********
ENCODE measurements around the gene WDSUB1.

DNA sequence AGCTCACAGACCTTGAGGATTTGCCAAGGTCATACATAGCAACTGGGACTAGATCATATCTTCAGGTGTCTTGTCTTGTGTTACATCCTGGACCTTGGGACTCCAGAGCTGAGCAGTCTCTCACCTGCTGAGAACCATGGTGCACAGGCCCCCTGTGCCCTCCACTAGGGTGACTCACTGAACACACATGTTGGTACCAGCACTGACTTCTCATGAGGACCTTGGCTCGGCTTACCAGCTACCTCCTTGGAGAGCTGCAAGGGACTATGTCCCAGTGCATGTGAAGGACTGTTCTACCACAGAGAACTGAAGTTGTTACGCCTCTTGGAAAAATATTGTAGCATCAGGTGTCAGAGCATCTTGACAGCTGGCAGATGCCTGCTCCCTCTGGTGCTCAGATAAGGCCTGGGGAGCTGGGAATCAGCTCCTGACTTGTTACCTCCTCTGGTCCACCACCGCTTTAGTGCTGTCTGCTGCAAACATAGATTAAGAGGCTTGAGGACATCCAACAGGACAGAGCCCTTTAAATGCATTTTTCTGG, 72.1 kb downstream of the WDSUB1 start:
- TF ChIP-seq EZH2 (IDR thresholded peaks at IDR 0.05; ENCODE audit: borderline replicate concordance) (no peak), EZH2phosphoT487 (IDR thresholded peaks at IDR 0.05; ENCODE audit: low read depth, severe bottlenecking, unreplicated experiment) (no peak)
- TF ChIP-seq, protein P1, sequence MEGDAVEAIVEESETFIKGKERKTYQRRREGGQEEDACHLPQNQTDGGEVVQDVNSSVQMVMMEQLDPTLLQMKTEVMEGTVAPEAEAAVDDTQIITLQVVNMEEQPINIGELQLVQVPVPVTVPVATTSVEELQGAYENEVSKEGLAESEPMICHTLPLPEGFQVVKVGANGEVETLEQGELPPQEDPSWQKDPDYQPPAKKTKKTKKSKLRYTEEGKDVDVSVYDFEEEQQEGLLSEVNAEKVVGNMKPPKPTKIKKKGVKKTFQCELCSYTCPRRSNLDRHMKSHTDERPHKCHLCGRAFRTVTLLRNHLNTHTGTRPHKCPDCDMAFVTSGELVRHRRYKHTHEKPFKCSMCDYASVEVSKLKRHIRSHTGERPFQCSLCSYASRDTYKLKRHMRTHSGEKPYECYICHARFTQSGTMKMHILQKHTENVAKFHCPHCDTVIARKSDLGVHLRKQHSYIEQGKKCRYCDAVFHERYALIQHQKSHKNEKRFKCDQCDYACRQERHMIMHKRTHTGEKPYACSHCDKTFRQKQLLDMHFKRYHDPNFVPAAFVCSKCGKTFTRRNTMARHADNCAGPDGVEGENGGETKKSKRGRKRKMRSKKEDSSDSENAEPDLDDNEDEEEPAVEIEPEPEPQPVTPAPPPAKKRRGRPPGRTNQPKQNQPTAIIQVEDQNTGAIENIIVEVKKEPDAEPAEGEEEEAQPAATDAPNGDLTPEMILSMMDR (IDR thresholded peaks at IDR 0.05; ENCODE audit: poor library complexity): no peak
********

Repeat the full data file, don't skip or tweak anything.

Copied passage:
ENCODE measurements around the gene WDSUB1.

DNA sequence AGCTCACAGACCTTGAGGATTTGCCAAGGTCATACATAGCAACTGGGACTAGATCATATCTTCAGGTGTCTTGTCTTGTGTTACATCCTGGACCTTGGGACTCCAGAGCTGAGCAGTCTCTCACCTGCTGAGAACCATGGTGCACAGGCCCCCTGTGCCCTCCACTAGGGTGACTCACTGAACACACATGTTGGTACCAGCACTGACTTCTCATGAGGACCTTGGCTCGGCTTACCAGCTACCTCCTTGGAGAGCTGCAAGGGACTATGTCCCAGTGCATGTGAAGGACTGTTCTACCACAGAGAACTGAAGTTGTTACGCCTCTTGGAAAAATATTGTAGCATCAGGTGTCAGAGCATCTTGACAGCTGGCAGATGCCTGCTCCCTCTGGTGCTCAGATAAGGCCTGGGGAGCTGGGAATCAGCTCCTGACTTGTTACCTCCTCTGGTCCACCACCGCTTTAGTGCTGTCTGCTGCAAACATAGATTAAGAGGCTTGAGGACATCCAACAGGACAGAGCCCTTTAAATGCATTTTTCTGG, 72.1 kb downstream of the WDSUB1 start:
- TF ChIP-seq EZH2 (IDR thresholded peaks at IDR 0.05; ENCODE audit: borderline replicate concordance) (no peak), EZH2phosphoT487 (IDR thresholded peaks at IDR 0.05; ENCODE audit: low read depth, severe bottlenecking, unreplicated experiment) (no peak)
- TF ChIP-seq, protein P1, sequence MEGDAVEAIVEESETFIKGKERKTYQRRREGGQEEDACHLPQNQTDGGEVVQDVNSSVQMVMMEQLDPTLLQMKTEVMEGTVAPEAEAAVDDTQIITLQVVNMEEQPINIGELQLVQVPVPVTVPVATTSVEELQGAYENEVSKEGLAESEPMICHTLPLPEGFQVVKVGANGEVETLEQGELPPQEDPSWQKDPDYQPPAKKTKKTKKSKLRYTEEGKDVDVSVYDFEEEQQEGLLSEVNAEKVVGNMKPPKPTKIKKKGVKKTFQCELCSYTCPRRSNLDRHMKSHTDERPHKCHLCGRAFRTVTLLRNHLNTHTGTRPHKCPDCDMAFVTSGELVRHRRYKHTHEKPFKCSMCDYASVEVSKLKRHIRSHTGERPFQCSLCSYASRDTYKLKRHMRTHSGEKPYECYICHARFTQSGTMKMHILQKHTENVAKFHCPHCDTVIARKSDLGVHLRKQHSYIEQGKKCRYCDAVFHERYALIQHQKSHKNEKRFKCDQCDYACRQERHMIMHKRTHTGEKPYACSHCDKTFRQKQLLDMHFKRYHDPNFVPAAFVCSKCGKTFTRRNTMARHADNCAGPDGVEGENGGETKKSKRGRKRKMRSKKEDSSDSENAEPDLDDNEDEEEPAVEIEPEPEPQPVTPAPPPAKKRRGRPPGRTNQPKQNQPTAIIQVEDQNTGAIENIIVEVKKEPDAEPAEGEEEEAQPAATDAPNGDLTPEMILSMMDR (IDR thresholded peaks at IDR 0.05; ENCODE audit: poor library complexity): no peak